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Category:    Home > Reviews > Animation > Action > Fantasy > Superhero > Adventure > Giant Monsters > Mythology > The Space Sentinels + Freedom Force – The Complete Series

The Space Sentinels + Freedom Force – The Complete Series

(Filmation/BCI Eclipse)

 

Picture: C+     Sound: C+     Extras: B     Episodes: B

 

 

Though it is not seen enough or known generally, when Filmation picked up the DC Comics license and created some terrific series with those characters, they produced the first Teen Titans animated TV series based on the classic comics in the 1960s.  The new series is very different, but it is a hit like X-Men or Justice League and shows the appeal of groups of heroes.  As Filmation went on to create it own original shows in live action and animation, even they understood the appeal of such shows.  In 1977, they created two of them in The Space Sentinels and Freedom Force.

 

The Space Sentinels brought together Hercules (who was in both shows), the shape-changing Astraea, a young Mercury and a new partner, a little robot named M.O. was added as part of the team.  The creators had heard about a new film coming up and had to decide if they should try to have any elements from it.  Of course, it was the original Star Wars, but the creators based this robot on the three featured in Douglas Trumbull’s 1973 Sci-Fi classic Silent Running, reviewed elsewhere on this site.  It was a good move then, but since it was done to death afterwards in shows like Buck Rogers with Twiki, the Disney cult classic the Black Hole and (most infamously with) Herbie The Robot replacing an unacknowledged Human Torch in a Fantastic Four animated series revival, it is interesting to compare.  The show does not overdo it.  There are a lucky 13 shows in all.

 

Freedom Force combined Hercules with no less than Merlin, Sinbad, the ever-popular Super Samurai (who has become a new favorite for all kinds of reasons) and became the second hit show with Isis.  Originally played perfectly by the beautiful Joanna Cameron in the hit live-action series, she became a heroine ahead of her time and up there with Wonder Woman and The Bionic Woman as favorites that crossed all gender, age and even race barriers.  Less seen and remembered was her inclusion in the team here, which sadly only ran five shows.  Today, this show holds up even a tad better than Sentinels and Isis has such a cult following that her lone 8” Mego action figure is a hot collectible in just about any condition.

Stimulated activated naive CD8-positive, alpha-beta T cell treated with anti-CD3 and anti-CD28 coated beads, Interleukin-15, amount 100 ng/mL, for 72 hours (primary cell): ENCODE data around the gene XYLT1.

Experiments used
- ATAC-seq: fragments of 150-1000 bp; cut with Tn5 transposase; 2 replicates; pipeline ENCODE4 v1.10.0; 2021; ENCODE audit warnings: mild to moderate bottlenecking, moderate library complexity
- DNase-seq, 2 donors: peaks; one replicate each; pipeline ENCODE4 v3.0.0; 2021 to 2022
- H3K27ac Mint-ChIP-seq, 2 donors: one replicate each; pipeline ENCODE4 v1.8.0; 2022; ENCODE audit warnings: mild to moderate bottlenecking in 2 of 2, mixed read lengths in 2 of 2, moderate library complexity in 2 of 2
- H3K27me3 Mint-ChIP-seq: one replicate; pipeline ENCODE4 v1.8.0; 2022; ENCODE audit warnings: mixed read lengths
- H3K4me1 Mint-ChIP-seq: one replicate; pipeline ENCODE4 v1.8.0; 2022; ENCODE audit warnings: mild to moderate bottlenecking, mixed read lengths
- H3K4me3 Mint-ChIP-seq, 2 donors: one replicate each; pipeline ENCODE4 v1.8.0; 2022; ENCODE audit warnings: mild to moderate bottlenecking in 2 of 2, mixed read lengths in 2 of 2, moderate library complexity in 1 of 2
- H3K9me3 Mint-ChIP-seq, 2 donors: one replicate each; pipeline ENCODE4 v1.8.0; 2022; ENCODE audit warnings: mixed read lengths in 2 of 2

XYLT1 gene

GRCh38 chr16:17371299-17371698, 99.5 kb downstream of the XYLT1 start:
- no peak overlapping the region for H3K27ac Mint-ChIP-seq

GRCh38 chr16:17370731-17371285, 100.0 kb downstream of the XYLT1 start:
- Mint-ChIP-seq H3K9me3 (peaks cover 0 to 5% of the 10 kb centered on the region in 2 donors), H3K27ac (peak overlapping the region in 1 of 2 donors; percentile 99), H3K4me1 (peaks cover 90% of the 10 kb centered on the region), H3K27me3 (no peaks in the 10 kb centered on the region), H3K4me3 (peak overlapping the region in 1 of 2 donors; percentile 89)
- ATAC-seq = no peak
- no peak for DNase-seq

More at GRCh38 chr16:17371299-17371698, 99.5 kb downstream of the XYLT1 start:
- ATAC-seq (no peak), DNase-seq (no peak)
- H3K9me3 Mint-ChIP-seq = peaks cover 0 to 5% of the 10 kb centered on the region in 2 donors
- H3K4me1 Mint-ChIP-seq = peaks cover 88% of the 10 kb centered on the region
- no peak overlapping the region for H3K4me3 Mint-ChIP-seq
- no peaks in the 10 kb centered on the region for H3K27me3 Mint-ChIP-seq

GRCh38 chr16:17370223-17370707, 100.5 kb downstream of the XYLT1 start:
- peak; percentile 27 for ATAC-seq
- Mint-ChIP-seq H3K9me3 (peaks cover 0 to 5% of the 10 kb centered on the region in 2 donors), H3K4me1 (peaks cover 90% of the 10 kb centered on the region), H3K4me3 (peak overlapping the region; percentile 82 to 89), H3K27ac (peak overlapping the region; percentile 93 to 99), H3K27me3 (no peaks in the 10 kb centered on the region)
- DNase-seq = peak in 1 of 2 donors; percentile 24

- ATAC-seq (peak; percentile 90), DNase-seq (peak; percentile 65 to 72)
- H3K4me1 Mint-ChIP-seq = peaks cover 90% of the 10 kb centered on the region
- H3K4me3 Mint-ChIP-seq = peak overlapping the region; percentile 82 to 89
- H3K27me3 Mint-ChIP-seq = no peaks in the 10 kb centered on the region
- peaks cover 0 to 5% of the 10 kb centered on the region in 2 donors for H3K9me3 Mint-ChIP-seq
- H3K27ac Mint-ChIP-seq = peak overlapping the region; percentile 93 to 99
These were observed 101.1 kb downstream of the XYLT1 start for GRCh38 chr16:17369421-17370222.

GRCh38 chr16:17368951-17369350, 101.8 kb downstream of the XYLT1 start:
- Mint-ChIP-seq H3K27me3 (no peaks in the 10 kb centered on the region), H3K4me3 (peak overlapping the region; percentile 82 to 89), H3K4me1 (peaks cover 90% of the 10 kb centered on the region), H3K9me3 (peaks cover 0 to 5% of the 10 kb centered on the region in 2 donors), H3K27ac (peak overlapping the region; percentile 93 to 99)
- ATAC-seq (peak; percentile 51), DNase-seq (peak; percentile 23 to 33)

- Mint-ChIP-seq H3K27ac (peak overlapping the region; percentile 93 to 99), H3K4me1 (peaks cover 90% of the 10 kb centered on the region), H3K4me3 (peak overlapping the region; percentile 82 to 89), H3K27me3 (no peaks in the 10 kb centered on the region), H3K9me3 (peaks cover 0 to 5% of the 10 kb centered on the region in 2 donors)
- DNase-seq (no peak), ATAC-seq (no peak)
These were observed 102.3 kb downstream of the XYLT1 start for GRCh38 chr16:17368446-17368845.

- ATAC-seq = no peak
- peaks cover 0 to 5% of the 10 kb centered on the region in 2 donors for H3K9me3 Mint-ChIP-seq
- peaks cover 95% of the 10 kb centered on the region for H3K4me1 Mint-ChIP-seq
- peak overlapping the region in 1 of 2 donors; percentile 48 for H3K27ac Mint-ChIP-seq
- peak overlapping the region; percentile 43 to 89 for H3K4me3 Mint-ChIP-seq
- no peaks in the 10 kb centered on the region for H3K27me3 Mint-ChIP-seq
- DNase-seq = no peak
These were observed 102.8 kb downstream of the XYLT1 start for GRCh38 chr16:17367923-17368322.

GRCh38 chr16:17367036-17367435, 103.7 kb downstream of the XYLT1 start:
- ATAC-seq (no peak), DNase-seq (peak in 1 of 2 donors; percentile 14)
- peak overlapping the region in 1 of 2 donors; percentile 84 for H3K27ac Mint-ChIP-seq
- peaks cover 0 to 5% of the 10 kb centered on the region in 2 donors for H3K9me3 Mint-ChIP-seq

Outside of fan consideration, these are well-produced shows and leave it to Filmation to get both shows right.  Their animation was getting better and in ways they never get credit for, they were still on the cutting edge of animation in themes, ideas, use of color and interesting character design.  If you love Teen Titans and want two American classics in one set, The Space Sentinels + Freedom Force – The Complete Series is one of the best animated DVD sets of the year.  If you are still not convinced, read on.

 

The 1.33 X 1 image for both shows are colorful with prints that are in good shape.  This looks just that much better than it ever has before.  The Dolby Digital 2.0 Mono is also just fine for its age and the combination is fun.  Extras include interviews with the creators of both shows, the ever-watchable Magic Of Filmation documentary, DVD-ROM accessible teleplays for all the episodes of both shows, live-action tests with actors for when the show was going to be called Young Sentinels, the original animated test film when it was under that title, art for when it was under that title, foldout episode guide inside the DVD case, trivia for both series and extensive model galleries for both.  For a double disc set, WOW is this loaded!

 

 

-   Nicholas Sheffo


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